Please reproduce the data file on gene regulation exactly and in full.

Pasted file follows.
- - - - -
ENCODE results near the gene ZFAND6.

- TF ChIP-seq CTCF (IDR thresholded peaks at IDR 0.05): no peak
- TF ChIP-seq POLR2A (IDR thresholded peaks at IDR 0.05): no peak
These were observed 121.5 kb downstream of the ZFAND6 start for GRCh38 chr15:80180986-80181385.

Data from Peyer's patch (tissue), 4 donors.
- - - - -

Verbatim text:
ENCODE results near the gene ZFAND6.

- TF ChIP-seq CTCF (IDR thresholded peaks at IDR 0.05): no peak
- TF ChIP-seq POLR2A (IDR thresholded peaks at IDR 0.05): no peak
These were observed 121.5 kb downstream of the ZFAND6 start for GRCh38 chr15:80180986-80181385.

Data from Peyer's patch (tissue), 4 donors.